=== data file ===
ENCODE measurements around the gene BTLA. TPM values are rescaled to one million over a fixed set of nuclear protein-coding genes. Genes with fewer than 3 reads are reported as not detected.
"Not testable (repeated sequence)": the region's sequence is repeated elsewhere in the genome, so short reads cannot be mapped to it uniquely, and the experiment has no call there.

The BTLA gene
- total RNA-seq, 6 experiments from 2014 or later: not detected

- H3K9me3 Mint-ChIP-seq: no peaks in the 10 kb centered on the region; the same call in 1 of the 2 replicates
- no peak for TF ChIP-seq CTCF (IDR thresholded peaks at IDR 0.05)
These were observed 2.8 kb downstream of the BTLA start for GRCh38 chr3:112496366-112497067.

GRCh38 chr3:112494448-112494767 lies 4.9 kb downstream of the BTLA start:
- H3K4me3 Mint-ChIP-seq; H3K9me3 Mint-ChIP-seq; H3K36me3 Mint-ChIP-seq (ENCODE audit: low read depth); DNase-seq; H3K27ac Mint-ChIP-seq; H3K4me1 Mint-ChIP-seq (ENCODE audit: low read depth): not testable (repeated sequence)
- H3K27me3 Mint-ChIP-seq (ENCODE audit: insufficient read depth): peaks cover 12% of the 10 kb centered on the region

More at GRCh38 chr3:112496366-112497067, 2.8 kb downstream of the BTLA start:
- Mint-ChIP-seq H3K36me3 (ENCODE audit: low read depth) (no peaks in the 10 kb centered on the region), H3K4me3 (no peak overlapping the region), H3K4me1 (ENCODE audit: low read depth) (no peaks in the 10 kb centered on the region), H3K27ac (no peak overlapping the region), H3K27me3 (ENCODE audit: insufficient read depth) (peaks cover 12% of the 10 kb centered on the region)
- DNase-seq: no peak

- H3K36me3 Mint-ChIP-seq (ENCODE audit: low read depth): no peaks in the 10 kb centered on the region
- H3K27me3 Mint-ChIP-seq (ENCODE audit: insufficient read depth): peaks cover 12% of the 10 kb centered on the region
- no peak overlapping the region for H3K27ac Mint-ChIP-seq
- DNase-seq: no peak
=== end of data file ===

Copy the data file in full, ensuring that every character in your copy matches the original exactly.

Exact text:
ENCODE measurements around the gene BTLA. TPM values are rescaled to one million over a fixed set of nuclear protein-coding genes. Genes with fewer than 3 reads are reported as not detected.
"Not testable (repeated sequence)": the region's sequence is repeated elsewhere in the genome, so short reads cannot be mapped to it uniquely, and the experiment has no call there.

The BTLA gene
- total RNA-seq, 6 experiments from 2014 or later: not detected

- H3K9me3 Mint-ChIP-seq: no peaks in the 10 kb centered on the region; the same call in 1 of the 2 replicates
- no peak for TF ChIP-seq CTCF (IDR thresholded peaks at IDR 0.05)
These were observed 2.8 kb downstream of the BTLA start for GRCh38 chr3:112496366-112497067.

GRCh38 chr3:112494448-112494767 lies 4.9 kb downstream of the BTLA start:
- H3K4me3 Mint-ChIP-seq; H3K9me3 Mint-ChIP-seq; H3K36me3 Mint-ChIP-seq (ENCODE audit: low read depth); DNase-seq; H3K27ac Mint-ChIP-seq; H3K4me1 Mint-ChIP-seq (ENCODE audit: low read depth): not testable (repeated sequence)
- H3K27me3 Mint-ChIP-seq (ENCODE audit: insufficient read depth): peaks cover 12% of the 10 kb centered on the region

More at GRCh38 chr3:112496366-112497067, 2.8 kb downstream of the BTLA start:
- Mint-ChIP-seq H3K36me3 (ENCODE audit: low read depth) (no peaks in the 10 kb centered on the region), H3K4me3 (no peak overlapping the region), H3K4me1 (ENCODE audit: low read depth) (no peaks in the 10 kb centered on the region), H3K27ac (no peak overlapping the region), H3K27me3 (ENCODE audit: insufficient read depth) (peaks cover 12% of the 10 kb centered on the region)
- DNase-seq: no peak

- H3K36me3 Mint-ChIP-seq (ENCODE audit: low read depth): no peaks in the 10 kb centered on the region
- H3K27me3 Mint-ChIP-seq (ENCODE audit: insufficient read depth): peaks cover 12% of the 10 kb centered on the region
- no peak overlapping the region for H3K27ac Mint-ChIP-seq
- DNase-seq: no peak